Members of the public got an up-close look at what challenges police officers face, on a daily basis, through the eight-week Community Police Academy program.
Julian Kroutinsky was the only one of the 24 graduates to have experienced a similar program offered by Toronto Police ten years ago.
“Back then, you just sat in a classroom setting and listened to an officer lecture,” said Kroutinsky, a support worker who assists people with developmental disabilities. “This time around, it was more detail-oriented and hands-on. The scenario training was very engaging and I really enjoyed that.”
Being part of the Academy reinforced Brian Khotsiphom’s desire to be a police officer.
“It is a great way for the police to connect with the community,” said the University of Toronto Health Sciences graduate, a registration clerk at Scarborough General Hospital. “I was expecting lectures and class work, but I got more than that in terms of real-life scenarios that we were exposed to.”
During the inaugural fall program that began on October 22, participants learned about Canada’s largest municipal police service and the criminal justice system, engaged in use-of-force training and scenario-based training and toured the Mounted Unit and Police Dog Services.
“I hope you have a better understanding of our actions, though they may seem simple on the outside,” Chief Mark Saunders told the graduates. “If we are going to represent value in the community, we have to constantly listen to the community, understand what their needs are and what roles police need to play as the community changes each and every day. The most important factor is that we have to listen to everybody.”
Graduates are empowered to have an impact on community safety in their own neighbourhoods and act as ambassadors for the Service.
“I felt the academy, at the end of the day, would be a fantastic opportunity for you to really become knowledgeable,” Saunders said. “Knowledge is power and when you have knowledge in this particular industry, it gives you a better opportunity to challenge what you see in the media and have a much better and stronger factual account of the circumstances that you are going to be dealing with for a long time.”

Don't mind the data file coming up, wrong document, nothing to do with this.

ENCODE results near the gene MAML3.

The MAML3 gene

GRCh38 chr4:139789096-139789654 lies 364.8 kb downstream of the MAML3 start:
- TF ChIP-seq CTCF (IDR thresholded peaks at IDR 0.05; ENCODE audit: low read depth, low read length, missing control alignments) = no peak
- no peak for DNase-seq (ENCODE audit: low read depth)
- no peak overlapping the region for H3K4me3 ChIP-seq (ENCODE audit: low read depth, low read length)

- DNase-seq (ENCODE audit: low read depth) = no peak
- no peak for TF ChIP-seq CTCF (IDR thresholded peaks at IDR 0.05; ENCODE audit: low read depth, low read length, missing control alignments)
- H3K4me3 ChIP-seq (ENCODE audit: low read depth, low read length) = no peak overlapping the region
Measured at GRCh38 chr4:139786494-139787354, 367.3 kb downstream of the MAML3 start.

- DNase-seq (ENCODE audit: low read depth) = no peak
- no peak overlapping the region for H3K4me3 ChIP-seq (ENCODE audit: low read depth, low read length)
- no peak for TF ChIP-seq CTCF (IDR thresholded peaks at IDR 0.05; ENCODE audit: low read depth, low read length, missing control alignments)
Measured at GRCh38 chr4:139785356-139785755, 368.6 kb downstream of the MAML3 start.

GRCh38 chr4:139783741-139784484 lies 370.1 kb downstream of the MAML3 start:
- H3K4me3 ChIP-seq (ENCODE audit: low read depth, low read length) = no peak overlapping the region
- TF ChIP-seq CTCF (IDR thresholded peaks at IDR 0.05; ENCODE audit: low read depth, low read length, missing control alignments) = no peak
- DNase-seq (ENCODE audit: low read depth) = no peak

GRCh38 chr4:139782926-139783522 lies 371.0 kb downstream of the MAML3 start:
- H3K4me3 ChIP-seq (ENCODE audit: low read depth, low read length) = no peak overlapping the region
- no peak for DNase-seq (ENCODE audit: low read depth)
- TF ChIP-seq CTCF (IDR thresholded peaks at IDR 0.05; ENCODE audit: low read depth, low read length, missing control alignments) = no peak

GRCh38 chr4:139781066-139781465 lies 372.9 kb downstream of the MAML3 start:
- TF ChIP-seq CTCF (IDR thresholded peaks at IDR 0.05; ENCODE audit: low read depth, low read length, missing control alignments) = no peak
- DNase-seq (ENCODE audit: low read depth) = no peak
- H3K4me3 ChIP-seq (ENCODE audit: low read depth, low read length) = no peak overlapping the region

Staff Superintendent Peter Yuen was tasked with the responsibility of renewing the program that’s run in conjunction with Humber College – who offer graduates credits towards a Community Policing Certificate.
“You are now ambassadors for our Service,” he said. “Take what you have learned and be impartial and fair.”
The valedictorians were Zachary Mitchell, Sarah Miller and Faiza Zulfiqar.
Miller said she wasn’t sure what to expect when she entered the program.
“I knew a credit was going to be offered at Humber College for their Community Policing program if you graduated from this academy,” she said. “I have already done the program at Humber, so I wanted to compare the two and see what this curriculum was going to be like.
“Humber College gives you more of an overview of policing in Canada while this program deals with community policing and, more specifically, Toronto Police. It was not exclusively about community policing and that exceeded my expectations.”
An administrative assistant at a security firm, Miller hopes to become a 9-1-1 Communications Operator.
Zulfiqar, who started a full-time job on December 12 as an alumni coordinator at the University of Guelph-Humber, where she graduated, holds the academy program in very high esteem.
“I thought you would sit in a classroom and just listen to officers speaking,” she said. “The real-life scenarios made it very engaging and practical. I really didn’t expect the program to be this good.”
The other graduates were Renee Bell, Samson Chan, Sophia Chen, Cindy Lok-Yee Chor, Jimmy Demille, Ilana Gorban, Steven Kovacs, Shannon Leclair, Jonathan Matti, Oubah Omar, Theodore Papadatos, Mohammed Pathan, David Plevoets, Jonathan Rozenblit, Margaret Shannon, Mark Tenaglia, Tsering Thonsur, Douglas Watt and Abdiaziz Youssouf.
The next class will be recruited in March.